– from Loewenberg, the differing objectives of UN peacekeeping (DPKO) information officers, and independent journalism. The former “is to inform and faciliatate international media, inform local populations about the UN mission, and inform UN staff. Supporting local media is not a primary target, and helps only when it helps get the UN message out or otherwise meets their priorities.” The latter is about providing accurate, impartial information to local audiences.

– from Coliver, the legal basis by which the UN can justify supporting an “independent” media within the framework of a peacekeeping mission, via the protection of freedom of expression in conflict zones, and UN legal obligations. Coliver addresses Art. XIX, the basis of most international freedom of expression arguments, and also prohibitions against propaganda for war, including incitement to violence. She discusses, in that context, the rights of journalists in conflict, and asserts that both the UN and member states have legal obligations to support those rights.

The crux of these issues turns on what Lowenberg describes as a structural problem – the DPKO’s job is to fulfill its mandate and leave. That mandate does not have an explicit development agenda, or obligations to build local media in a sustainable manner. Usually, when the UN leaves after a peacekeeping mission, it takes its kit along (Timor Leste is an exception to this). Each speaker is seeking to challenge this structural problem – that the funding only stays as long as the DPKO can justify the station within its peacekeeping objectives.

It turns out that incitement is also an issue. Coliver tackles whether “false” information could be considered incitement, and when. She expands this argument to urge caution when asserting incitement. The argument runs as follows:

Incitement is required to be prohibited by law, but what constitutes incitement and hatred? The government in power makes this decision. Law works when government is a neutral arbiter. This is in reality a rare situation. Sandra did a book on law and practice of hate speech, called “Striking a Balance: Hate Speech, Freedom of Expression, and Non-discrimination,” and found that in 20 countries, these laws were used to suppress minorities. This happens because prosecutor’s office decides what cases to bring, and also because weaker groups often use language as a weapon, as they have less power. Hence hate speech is often used to restrict political discourse. The consensus among free speech human rights advocates – on balance when violence is not happening, it’s better to use dialogue and responsible journalism, rather than blocking, censuring, or otherwise restricting volatile speech. Note Coliver’s written a lot on incitment – another book, “Broadcasting Genocide,” tackles Rwanda.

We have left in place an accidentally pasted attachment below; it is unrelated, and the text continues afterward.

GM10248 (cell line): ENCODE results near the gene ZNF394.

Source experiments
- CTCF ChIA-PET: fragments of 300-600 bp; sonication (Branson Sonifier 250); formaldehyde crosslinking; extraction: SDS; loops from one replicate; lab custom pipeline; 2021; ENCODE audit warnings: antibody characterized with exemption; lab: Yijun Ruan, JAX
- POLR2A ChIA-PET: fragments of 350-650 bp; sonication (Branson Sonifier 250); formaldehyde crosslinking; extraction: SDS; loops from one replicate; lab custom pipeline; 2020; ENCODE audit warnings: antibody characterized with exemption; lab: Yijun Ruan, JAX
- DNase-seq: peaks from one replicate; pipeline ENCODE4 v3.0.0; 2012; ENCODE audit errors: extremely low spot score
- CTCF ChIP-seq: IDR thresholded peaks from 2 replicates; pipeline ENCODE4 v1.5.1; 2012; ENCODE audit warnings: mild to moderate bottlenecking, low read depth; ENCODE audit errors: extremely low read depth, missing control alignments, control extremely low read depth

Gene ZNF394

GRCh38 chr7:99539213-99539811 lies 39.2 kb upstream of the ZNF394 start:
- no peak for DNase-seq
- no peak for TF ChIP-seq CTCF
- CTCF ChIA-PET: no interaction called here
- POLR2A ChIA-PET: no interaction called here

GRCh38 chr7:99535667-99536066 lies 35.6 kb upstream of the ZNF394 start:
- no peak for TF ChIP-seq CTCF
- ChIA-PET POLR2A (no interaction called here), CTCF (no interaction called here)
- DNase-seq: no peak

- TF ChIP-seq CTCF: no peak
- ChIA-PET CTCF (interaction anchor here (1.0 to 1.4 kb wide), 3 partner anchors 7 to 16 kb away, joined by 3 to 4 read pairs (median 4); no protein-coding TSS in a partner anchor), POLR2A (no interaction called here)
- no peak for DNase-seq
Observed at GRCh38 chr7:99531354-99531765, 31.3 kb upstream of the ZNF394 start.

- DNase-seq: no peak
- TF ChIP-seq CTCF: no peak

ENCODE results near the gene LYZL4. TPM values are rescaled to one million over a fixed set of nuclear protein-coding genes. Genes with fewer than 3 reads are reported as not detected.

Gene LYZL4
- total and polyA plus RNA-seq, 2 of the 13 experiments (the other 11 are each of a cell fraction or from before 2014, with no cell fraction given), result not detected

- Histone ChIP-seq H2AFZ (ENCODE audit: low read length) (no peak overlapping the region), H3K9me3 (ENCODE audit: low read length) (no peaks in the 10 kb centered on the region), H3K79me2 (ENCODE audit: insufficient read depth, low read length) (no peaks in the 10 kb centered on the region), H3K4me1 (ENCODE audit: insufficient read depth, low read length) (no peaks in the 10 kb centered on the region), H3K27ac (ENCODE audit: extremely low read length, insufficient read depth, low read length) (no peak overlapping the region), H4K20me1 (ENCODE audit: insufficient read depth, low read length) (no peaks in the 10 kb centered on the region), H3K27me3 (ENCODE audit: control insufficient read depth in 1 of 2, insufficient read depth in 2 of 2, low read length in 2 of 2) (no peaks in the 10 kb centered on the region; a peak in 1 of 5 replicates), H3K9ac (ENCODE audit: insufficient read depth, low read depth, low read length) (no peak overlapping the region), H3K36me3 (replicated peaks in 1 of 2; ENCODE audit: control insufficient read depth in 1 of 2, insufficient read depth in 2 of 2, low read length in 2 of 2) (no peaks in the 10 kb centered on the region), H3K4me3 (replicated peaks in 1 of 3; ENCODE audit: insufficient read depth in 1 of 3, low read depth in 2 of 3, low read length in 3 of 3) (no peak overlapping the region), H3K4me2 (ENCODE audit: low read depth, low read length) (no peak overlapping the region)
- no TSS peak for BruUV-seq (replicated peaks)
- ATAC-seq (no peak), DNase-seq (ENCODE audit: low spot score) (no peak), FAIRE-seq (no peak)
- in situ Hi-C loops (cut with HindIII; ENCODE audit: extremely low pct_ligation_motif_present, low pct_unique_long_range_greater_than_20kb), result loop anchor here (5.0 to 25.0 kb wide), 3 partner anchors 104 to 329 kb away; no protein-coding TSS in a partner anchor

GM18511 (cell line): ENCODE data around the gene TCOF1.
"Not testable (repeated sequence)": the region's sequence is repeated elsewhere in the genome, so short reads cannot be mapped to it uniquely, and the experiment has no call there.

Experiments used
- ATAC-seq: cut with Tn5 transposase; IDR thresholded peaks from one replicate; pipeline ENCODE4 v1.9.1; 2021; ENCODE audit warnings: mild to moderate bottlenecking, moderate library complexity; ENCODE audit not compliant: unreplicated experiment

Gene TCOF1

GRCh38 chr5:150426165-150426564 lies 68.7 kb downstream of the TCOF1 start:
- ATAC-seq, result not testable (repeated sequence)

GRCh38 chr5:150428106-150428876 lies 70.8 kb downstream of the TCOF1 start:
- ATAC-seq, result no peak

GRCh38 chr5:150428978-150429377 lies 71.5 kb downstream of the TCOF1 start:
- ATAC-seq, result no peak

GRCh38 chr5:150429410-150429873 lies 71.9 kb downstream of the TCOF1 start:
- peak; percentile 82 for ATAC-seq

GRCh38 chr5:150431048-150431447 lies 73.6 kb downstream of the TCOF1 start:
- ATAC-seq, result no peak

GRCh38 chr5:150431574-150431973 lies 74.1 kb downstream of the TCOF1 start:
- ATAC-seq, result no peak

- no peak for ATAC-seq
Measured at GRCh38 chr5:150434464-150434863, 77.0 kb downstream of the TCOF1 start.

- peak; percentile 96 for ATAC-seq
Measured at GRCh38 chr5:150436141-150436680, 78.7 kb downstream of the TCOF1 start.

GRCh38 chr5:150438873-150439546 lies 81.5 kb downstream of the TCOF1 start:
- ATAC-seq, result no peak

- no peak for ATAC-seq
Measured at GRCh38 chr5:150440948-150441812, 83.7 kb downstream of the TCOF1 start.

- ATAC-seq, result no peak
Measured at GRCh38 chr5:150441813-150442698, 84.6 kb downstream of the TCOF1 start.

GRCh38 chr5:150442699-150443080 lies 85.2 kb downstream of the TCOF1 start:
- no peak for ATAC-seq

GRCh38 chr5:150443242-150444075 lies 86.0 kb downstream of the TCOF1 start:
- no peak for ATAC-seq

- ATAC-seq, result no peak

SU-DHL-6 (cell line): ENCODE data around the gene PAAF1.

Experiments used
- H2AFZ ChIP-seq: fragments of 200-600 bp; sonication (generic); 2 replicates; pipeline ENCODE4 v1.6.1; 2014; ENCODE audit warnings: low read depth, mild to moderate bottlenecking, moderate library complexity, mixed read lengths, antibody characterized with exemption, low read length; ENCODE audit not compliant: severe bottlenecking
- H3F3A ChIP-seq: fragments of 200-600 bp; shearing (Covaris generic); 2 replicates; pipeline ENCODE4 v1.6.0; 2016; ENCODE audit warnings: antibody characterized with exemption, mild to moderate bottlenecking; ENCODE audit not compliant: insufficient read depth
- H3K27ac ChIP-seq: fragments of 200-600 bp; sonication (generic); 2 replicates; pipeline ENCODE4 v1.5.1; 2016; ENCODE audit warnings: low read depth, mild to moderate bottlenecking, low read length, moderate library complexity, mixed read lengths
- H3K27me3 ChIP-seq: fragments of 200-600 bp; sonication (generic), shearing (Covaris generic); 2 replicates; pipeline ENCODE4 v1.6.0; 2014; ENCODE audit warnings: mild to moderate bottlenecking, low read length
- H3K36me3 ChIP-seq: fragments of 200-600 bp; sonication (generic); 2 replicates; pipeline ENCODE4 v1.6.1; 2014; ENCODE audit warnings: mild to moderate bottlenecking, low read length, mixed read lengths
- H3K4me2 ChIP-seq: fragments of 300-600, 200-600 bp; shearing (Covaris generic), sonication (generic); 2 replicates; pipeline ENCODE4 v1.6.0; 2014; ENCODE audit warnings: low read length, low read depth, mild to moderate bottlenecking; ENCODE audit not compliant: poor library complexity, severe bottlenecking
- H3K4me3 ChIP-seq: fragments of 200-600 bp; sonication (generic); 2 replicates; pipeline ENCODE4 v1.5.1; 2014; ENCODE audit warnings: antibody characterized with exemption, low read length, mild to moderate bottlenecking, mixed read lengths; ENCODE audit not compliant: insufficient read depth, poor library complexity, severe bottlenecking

A further implication – what position would the UN take if Okapi’s independent journalism was considered to be “inciting” by the DRC’s newly minted government, which came to power after an election funded and managed by the UN. It’s already been the case that media outlets in the DRC reporting controversial subjects have been accused by the government of a lack of responsibility, for instance, the story of a woman murdered in Kinshasa who was reported to be Joseph Kabila’s estranged sister, and widely reported as such in the DRC. Okapi’s postion – they reported both angles.